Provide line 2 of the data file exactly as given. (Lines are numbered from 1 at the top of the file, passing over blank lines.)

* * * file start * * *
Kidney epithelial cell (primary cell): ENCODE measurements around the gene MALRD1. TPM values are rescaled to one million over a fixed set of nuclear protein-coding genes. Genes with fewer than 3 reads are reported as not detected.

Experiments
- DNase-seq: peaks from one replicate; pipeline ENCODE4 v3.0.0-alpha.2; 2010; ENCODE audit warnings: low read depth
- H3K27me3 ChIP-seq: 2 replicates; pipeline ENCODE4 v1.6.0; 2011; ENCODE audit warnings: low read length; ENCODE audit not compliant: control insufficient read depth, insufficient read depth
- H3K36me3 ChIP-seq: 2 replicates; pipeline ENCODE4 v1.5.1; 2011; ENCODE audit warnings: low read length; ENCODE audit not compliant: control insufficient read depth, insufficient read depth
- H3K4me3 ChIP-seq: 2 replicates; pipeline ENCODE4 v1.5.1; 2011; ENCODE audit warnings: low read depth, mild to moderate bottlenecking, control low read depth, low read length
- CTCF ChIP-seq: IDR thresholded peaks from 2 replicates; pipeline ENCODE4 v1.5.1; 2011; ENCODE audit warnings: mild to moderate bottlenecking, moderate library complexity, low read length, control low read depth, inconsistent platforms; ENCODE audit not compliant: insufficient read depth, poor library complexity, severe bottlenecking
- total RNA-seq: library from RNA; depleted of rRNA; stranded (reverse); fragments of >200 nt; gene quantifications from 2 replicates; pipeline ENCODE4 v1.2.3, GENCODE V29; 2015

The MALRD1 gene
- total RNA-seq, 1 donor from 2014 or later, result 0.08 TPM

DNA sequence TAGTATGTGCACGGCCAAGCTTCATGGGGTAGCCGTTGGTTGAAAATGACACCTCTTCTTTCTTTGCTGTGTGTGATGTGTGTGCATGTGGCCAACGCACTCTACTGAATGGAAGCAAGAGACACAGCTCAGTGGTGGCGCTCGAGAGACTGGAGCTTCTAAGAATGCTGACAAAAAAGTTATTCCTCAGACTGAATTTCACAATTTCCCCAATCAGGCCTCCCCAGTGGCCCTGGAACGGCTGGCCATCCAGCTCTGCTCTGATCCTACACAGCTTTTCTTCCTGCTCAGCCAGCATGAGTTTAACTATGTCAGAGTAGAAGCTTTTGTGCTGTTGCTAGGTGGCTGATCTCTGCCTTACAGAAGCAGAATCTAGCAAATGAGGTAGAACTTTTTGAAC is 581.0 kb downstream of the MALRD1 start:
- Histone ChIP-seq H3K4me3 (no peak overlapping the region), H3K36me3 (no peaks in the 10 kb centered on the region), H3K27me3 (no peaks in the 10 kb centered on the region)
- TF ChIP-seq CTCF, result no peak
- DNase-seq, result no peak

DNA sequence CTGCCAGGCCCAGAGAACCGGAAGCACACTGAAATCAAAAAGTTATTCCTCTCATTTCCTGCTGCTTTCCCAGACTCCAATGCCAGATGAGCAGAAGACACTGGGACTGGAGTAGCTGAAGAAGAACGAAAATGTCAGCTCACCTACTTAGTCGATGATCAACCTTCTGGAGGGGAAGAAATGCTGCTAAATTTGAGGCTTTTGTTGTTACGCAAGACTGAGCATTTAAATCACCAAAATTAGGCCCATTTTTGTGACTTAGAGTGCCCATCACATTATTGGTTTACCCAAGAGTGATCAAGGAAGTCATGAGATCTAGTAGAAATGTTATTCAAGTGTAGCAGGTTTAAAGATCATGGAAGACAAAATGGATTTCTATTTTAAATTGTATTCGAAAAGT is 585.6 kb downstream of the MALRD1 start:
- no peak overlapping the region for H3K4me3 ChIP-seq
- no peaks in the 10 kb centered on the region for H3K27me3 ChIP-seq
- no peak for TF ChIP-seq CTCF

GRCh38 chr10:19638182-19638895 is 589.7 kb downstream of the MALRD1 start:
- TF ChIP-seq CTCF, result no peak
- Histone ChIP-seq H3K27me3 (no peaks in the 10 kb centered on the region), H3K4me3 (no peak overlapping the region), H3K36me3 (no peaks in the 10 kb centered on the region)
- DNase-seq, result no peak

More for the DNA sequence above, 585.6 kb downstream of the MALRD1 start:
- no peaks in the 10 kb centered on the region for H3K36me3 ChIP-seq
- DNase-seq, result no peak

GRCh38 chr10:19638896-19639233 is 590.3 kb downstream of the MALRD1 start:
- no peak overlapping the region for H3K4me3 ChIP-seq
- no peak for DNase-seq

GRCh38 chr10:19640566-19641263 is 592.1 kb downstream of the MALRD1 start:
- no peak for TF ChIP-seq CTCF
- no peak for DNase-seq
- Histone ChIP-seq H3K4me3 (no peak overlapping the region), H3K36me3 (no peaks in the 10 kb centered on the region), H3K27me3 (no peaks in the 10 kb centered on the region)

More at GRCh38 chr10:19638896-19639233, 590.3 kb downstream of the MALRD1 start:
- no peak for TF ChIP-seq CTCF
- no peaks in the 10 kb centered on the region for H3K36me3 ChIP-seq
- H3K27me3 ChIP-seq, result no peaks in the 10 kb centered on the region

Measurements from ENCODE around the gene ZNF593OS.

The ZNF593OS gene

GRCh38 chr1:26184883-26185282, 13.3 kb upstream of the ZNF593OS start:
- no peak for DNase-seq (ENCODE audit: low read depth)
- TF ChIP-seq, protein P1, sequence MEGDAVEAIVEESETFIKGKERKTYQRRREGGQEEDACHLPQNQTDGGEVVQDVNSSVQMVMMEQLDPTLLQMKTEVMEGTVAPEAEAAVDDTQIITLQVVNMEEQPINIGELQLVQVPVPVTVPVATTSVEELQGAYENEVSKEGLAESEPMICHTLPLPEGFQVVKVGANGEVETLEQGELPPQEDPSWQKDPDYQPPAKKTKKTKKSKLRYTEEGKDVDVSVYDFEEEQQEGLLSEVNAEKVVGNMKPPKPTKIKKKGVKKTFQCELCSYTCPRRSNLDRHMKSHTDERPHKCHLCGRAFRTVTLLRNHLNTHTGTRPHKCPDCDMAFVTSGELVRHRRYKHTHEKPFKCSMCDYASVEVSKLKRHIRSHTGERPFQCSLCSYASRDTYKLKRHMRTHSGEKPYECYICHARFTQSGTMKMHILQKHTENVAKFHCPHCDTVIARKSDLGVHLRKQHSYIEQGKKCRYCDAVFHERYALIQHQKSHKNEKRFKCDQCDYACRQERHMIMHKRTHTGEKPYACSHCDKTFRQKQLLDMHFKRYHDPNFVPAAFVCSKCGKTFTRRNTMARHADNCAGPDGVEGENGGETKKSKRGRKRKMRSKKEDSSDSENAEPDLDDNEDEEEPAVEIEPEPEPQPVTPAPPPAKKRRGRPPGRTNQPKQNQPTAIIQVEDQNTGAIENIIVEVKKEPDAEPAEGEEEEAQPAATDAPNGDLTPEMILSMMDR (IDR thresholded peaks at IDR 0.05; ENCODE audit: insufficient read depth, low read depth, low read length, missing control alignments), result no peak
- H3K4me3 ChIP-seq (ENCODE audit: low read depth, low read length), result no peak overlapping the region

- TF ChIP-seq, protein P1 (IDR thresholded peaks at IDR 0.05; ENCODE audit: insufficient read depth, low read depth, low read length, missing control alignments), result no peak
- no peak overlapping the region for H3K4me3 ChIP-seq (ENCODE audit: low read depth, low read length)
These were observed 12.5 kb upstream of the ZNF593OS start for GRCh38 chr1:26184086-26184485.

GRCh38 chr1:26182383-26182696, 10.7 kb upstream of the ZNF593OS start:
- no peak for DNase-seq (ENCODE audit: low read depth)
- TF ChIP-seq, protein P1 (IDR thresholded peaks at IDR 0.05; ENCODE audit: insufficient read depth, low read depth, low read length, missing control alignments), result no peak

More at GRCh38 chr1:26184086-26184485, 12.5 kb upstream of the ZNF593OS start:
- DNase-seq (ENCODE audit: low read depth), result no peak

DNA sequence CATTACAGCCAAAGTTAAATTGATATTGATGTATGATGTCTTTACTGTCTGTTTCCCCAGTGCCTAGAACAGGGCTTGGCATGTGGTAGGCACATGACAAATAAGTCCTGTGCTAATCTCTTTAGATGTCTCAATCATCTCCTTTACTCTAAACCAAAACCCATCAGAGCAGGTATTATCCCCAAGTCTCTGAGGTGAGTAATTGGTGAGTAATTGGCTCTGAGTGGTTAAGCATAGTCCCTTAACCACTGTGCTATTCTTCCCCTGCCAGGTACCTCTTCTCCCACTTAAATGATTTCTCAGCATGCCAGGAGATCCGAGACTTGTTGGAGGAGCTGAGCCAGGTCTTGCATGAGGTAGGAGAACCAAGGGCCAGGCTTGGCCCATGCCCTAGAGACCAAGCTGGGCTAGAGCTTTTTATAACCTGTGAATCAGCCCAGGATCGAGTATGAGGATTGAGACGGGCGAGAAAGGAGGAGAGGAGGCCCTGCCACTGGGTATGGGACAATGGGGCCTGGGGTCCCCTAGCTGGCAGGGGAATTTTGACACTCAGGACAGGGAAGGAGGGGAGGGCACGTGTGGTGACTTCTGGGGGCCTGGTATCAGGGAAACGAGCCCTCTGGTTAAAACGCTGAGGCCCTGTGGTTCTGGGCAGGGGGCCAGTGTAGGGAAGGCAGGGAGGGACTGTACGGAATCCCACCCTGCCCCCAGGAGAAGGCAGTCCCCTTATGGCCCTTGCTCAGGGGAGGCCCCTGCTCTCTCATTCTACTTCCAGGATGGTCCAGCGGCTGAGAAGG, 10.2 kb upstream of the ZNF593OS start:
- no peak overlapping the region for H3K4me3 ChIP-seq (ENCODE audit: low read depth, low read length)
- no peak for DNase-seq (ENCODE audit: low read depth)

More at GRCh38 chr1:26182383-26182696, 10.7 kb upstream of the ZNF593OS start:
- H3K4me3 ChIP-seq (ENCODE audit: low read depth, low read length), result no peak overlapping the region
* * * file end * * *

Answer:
Experiments